Speaking with building control, they want mains wired interlinked smoke alarms to upper and ground floor, which i agree with, but... why cant we now install the 10 year sealed battery RF units?
As a sensor unit has a life span of 10 years and should be replaced at this point, what is the reason for not allowing the battery ones? Do the regs need updating to allow these units?
The whole regulatory structure around this issue seems to be quite vague. On one job I was told by the Chief fire officer that wireless alarms could only be used in retail/commercial premises with no habitable dwelling above, if multistorey, and not in domestic installations.
Last year I did a cottage which was to be a holiday let, and the owner didn't want any cosmetic disruption - especially the newly tiled bathroom floor which would have accessed the kitchen below to add a wired heat alarm. I spec'd 3 alarms, 1 heat & 2 smokes. I also said to the customer that it might be a good idea to get the fire officer out for their advice. When the customer called me back, the spc had been reduced to 2 x alarms and wireless was an acceptable solution, so I popped a couple of AICO radiolink jobs in. The paring process was not straight forward though, or rather, the instruction were missing the required clarity for an easy fuss-free installation..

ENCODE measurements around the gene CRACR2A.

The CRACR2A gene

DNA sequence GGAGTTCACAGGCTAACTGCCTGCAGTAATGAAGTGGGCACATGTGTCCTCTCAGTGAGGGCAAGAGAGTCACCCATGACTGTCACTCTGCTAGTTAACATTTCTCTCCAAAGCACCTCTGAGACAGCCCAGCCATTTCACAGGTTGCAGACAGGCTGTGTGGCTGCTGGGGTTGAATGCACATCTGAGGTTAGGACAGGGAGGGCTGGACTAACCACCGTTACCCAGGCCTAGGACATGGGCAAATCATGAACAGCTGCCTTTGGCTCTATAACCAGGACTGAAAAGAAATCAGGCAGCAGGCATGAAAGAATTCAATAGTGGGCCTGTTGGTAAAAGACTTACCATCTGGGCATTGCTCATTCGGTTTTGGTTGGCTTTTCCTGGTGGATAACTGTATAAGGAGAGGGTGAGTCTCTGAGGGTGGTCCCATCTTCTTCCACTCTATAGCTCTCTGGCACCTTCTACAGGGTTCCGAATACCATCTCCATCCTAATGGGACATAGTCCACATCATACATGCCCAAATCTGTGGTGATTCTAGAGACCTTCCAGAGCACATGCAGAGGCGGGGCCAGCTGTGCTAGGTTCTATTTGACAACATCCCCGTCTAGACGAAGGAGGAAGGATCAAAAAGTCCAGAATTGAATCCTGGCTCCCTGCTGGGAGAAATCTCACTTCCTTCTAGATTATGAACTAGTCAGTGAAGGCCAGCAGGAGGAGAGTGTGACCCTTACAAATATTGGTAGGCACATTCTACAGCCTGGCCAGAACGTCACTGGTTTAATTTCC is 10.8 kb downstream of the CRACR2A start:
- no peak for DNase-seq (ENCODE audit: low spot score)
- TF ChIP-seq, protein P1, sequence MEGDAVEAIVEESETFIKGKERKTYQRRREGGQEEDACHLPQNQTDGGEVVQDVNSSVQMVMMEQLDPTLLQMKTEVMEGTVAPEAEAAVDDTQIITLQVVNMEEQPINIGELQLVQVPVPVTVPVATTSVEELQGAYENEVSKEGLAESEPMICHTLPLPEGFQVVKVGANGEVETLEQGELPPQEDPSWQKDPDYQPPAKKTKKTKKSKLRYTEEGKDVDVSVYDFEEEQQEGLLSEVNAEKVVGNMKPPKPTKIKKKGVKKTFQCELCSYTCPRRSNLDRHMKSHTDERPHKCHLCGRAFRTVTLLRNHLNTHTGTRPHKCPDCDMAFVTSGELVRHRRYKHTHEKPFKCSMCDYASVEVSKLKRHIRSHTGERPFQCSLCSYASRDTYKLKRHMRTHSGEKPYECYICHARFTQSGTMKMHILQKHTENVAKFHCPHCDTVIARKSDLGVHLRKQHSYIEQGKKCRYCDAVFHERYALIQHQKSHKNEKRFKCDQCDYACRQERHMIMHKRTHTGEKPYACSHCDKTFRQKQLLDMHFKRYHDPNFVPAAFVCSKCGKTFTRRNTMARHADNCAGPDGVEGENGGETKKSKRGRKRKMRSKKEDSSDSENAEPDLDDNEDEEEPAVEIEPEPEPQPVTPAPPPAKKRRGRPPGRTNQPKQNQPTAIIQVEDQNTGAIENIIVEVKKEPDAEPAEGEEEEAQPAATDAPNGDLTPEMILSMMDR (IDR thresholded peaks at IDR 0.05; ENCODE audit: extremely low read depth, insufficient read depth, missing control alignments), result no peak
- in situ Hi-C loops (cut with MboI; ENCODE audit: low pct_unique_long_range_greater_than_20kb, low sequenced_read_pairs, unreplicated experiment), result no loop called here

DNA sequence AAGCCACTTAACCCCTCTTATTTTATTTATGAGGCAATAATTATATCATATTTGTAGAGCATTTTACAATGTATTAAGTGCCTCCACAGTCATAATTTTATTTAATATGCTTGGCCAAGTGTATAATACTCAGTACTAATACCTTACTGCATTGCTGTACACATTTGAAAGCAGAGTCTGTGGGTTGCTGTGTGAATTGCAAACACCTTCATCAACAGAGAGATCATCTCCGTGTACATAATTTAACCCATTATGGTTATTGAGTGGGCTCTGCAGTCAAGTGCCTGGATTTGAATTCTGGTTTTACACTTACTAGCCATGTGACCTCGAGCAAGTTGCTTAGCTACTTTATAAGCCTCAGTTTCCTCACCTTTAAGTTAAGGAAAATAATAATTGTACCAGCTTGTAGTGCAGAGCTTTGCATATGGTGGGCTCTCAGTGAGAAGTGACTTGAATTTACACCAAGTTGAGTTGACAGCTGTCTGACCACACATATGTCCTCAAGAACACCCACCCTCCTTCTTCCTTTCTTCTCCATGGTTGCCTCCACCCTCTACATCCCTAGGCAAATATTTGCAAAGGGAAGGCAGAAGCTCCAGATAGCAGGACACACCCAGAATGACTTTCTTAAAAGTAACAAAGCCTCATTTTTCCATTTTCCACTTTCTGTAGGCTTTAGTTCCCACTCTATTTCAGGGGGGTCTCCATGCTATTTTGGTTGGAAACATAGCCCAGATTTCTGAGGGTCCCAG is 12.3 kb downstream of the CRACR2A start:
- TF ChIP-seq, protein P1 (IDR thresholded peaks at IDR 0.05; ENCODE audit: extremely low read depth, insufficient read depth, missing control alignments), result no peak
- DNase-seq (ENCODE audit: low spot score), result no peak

Cheltenham Council HMO licensing requirements:
Smoke/heat detectors must be interlinked (radio linked is acceptable) and should be hard wired into the property. For smaller low risk HMOs it may be acceptable to use 10 year battery-sealed smoke detectors as long as they are interlinked.
We're about to take you to the IET registration website. Don't worry though, you'll be sent straight back to the community after completing the registration.Continue to the IET registration site